Stocks start the week with a drubbing

NEW YORK - Worries about the outlook for growth in China and a slide in the price of oil pushed the stock market to its biggest loss in almost seven weeks Monday.

Investors are nervous about China following a run of soft economic data that suggests growth in the world's second-largest economy is slowing. The worries about China helped push down the price of oil. That in turn weighed on energy stocks.

The stock market has struggled to gain traction this month as investors have considered signs of an improving economy in the U.S. against evidence of slowing growth in both Europe and Asia.

"We've got China weighing down on stocks," said Kristina Hooper, U.S. investment strategist at Allianz Global Investors. "The lack of transparency there always creates greater uncertainty."

The Standard & Poor's 500 index dropped 16.11 points, or 0.8 percent, to close at 1,994.29. The loss was the biggest one-day decline for the index since Aug. 5. The index is down 0.5 percent this month.

The Dow Jones industrial average fell 107.06 points, or 0.6 percent, to end at 17,172.68. The Nasdaq composite dropped 52.10 points, or 1.1 percent, finishing at 4,527.69.

The losses were broad, and all 10 industry sectors that make up the S&P 500 declined. Energy stocks were the second-biggest decliners, slumping 1.4 percent as the price of oil fell. Companies that rely the most on consumer spending, such as entertainment and media conglomerates and retailers, fell the most.

The price of oil dropped on concerns that Libya's production is picking up at a time when global economic indicators point to weaker demand from countries including China. Benchmark U.S. oil fell 89 cents to $91.52 a barrel. Analysts say U.S. oil could test the $90 mark sometime this week.

Smaller companies were also among the biggest decliners as investors shunned the riskier parts of the market.

The Russell 2000, an index which tracks small-company stocks, fell 1.5 percent, more than other indexes. The Russell has dropped 3 percent so far this year, compared with gains of 7.9 percent for the S&P 500 and 3.6 percent for the Dow.

Some analysts say investors should regard any pullback in stock prices as an opportunity to add to their holdings. Recent reports on the U.S. manufacturing and the service industries have been strong. Hiring is picking up, and inflation remains tame.

"The fundamentals in the U.S. have been coming in strong, beyond expectations," said Doug Cote, chief market strategist at Voya Investment Management. "It's a modest pullback. If anything I would take it as an opportunity to build positions."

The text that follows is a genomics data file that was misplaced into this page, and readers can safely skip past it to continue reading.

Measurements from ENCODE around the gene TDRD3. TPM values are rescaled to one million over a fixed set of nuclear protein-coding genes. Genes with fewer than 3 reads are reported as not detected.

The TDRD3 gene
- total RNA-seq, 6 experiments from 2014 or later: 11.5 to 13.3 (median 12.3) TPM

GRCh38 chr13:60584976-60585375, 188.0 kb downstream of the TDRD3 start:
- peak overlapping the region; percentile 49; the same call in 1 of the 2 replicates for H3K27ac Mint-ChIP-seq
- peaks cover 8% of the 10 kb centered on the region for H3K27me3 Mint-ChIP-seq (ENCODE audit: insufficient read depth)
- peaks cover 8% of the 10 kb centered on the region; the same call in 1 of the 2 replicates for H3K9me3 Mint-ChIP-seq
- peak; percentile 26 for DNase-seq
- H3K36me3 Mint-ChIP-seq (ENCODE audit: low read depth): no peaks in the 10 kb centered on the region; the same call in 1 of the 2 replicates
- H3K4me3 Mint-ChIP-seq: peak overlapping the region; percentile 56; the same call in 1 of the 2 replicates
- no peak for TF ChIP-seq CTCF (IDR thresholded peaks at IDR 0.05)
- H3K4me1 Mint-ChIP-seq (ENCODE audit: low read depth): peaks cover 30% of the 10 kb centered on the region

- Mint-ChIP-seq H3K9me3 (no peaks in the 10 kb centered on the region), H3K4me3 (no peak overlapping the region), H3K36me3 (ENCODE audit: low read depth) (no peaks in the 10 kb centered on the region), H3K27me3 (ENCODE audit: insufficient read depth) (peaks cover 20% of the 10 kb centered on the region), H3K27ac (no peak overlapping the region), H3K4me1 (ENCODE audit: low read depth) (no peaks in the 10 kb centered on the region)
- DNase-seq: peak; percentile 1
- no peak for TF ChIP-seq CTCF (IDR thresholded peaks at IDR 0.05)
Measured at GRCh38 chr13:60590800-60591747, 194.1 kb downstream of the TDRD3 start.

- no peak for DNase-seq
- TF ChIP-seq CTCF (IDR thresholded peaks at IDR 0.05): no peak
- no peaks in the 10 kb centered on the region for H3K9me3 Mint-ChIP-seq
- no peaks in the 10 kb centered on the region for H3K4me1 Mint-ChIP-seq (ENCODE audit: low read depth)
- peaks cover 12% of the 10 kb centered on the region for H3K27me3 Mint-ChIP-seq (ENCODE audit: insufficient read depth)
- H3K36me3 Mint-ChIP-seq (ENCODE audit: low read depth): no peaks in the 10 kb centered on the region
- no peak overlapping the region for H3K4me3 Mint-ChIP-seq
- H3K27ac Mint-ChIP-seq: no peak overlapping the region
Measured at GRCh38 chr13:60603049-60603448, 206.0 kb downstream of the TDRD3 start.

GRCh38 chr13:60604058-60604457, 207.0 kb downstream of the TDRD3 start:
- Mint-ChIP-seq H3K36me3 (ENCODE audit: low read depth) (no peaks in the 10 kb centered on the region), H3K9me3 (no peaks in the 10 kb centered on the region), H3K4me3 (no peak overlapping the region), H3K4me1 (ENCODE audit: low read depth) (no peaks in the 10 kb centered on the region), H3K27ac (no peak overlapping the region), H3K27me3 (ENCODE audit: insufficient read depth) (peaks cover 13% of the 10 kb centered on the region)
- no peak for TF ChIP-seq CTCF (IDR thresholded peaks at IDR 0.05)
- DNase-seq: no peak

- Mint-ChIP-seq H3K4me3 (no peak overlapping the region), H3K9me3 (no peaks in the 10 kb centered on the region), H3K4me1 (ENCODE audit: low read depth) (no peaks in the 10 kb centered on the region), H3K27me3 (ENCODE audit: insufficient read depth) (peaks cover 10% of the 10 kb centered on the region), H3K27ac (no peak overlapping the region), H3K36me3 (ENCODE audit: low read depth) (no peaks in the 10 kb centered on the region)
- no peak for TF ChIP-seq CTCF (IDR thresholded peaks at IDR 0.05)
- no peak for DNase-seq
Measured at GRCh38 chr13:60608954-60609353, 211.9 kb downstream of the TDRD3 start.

On Monday, stocks were also hurt by a report showed that fewer Americans bought homes in August as investors retreated from real estate and first-time buyers remained scarce.

If the trend continues it could dent consumers' confidence, said Allianz's Hooper.

"It really speaks to much of middle-class America. The largest component of their net worth is their home," she said. "It could really put a damper on consumer spending and consumer sentiment."

The National Association of Realtors said sales of existing homes fell 1.8 percent to a seasonally adjusted annual rate of 5.05 million. That followed four months of gains. August sales fell from a July rate of 5.14 million, a figure that was revised slightly downward.

The report weighed on homebuilding stocks. Hovnanian (HOV) fell 14 cents, or 3.6 percent, to $3.80 and Beazer Homes (BZH) fell 52 cents, or 2.8 percent, to $18.09.

St. Louis-based chemical firm Sigma-Aldrich (SIAL) was among the day's winners. The company's stock surged $34.03, or 33.2 percent, to $136.40 after agreeing to be acquired by Merck, a German drug company. Merck is paying $140 a share from Sigma-Aldrich, a premium of 37 percent over Friday's closing price.

Apple (AAPL) also bucked the slump, logging a small gain of 10 cents, or 0.1 percent, to $101.06. The technology company said that it has sold more than 10 million iPhone 6 and 6 Plus models, a record for a new model, in the three days after the phones went on sale.

In other energy trading, wholesale gasoline fell 2.7 cents to $2.585 a gallon, heating oil dropped 3 cents to $2.687 a gallon and natural gas rose 1.3 cents to $3.85 per 1,000 cubic feet.

Metals remained weak. Silver continued its recent descent, falling to its lowest level since the summer of 2010.

The price of an ounce of silver fell 7 cents, or 0.4 percent, to $17.77 an ounce. Precious metals, including gold, have been pressured by the recent strength of the dollar, low global inflation and rising stock markets. Gold is trading close to its lowest price since the start of the year. Gold edged up $1.30, or 0.1 percent, to $1,217.90 an ounce. Copper fell five cents, or 1.7 percent, to $3.04 a pound.

U.S. government bond prices rose. The yield on the 10-year government bond, which falls when prices rise, dropped to 2.55 percent from 2.58 percent.

In currency trading, the dollar weakened against both the Japanese yen and the euro.

The Japanese yen has been trading at six-year lows against the dollar in anticipation that the U.S. Federal Reserve will raise interest rates next year while the Bank of Japan will maintain an easy monetary policy. On Monday, the dollar edged down to 108.77 yen. The euro rose a fraction to $1.2849.